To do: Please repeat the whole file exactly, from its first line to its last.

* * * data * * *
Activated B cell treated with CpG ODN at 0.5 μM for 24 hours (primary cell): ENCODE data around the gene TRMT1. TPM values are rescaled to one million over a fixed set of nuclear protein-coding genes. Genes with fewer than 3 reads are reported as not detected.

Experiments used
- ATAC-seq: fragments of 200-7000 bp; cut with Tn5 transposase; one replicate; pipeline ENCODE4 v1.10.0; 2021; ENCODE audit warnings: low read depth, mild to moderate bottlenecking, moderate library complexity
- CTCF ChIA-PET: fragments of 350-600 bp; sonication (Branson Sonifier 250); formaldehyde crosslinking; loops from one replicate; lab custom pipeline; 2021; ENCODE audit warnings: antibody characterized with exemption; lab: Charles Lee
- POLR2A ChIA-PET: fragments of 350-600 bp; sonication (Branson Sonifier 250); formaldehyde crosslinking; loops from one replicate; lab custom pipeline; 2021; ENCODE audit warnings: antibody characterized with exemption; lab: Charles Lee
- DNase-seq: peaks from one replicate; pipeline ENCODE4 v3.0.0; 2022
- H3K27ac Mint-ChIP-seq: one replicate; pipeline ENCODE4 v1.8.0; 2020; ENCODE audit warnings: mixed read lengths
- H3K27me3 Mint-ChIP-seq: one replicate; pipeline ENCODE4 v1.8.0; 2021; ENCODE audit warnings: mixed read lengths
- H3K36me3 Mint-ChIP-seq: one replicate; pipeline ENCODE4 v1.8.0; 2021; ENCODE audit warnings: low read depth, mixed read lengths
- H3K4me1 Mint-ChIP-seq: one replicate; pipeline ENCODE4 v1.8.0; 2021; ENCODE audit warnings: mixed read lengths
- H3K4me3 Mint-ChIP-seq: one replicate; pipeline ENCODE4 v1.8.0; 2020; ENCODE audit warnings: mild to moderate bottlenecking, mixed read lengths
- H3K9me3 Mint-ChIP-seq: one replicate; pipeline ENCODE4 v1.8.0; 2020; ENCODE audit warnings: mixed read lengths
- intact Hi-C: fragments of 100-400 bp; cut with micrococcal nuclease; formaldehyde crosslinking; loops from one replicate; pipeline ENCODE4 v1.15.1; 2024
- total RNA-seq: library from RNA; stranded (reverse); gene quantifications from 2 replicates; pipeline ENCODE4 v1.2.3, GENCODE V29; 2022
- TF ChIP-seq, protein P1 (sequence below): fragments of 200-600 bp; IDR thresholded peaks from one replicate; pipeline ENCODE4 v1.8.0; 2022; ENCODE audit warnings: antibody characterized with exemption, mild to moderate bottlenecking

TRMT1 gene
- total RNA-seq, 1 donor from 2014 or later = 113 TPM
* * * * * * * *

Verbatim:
Activated B cell treated with CpG ODN at 0.5 μM for 24 hours (primary cell): ENCODE data around the gene TRMT1. TPM values are rescaled to one million over a fixed set of nuclear protein-coding genes. Genes with fewer than 3 reads are reported as not detected.

Experiments used
- ATAC-seq: fragments of 200-7000 bp; cut with Tn5 transposase; one replicate; pipeline ENCODE4 v1.10.0; 2021; ENCODE audit warnings: low read depth, mild to moderate bottlenecking, moderate library complexity
- CTCF ChIA-PET: fragments of 350-600 bp; sonication (Branson Sonifier 250); formaldehyde crosslinking; loops from one replicate; lab custom pipeline; 2021; ENCODE audit warnings: antibody characterized with exemption; lab: Charles Lee
- POLR2A ChIA-PET: fragments of 350-600 bp; sonication (Branson Sonifier 250); formaldehyde crosslinking; loops from one replicate; lab custom pipeline; 2021; ENCODE audit warnings: antibody characterized with exemption; lab: Charles Lee
- DNase-seq: peaks from one replicate; pipeline ENCODE4 v3.0.0; 2022
- H3K27ac Mint-ChIP-seq: one replicate; pipeline ENCODE4 v1.8.0; 2020; ENCODE audit warnings: mixed read lengths
- H3K27me3 Mint-ChIP-seq: one replicate; pipeline ENCODE4 v1.8.0; 2021; ENCODE audit warnings: mixed read lengths
- H3K36me3 Mint-ChIP-seq: one replicate; pipeline ENCODE4 v1.8.0; 2021; ENCODE audit warnings: low read depth, mixed read lengths
- H3K4me1 Mint-ChIP-seq: one replicate; pipeline ENCODE4 v1.8.0; 2021; ENCODE audit warnings: mixed read lengths
- H3K4me3 Mint-ChIP-seq: one replicate; pipeline ENCODE4 v1.8.0; 2020; ENCODE audit warnings: mild to moderate bottlenecking, mixed read lengths
- H3K9me3 Mint-ChIP-seq: one replicate; pipeline ENCODE4 v1.8.0; 2020; ENCODE audit warnings: mixed read lengths
- intact Hi-C: fragments of 100-400 bp; cut with micrococcal nuclease; formaldehyde crosslinking; loops from one replicate; pipeline ENCODE4 v1.15.1; 2024
- total RNA-seq: library from RNA; stranded (reverse); gene quantifications from 2 replicates; pipeline ENCODE4 v1.2.3, GENCODE V29; 2022
- TF ChIP-seq, protein P1 (sequence below): fragments of 200-600 bp; IDR thresholded peaks from one replicate; pipeline ENCODE4 v1.8.0; 2022; ENCODE audit warnings: antibody characterized with exemption, mild to moderate bottlenecking

TRMT1 gene
- total RNA-seq, 1 donor from 2014 or later = 113 TPM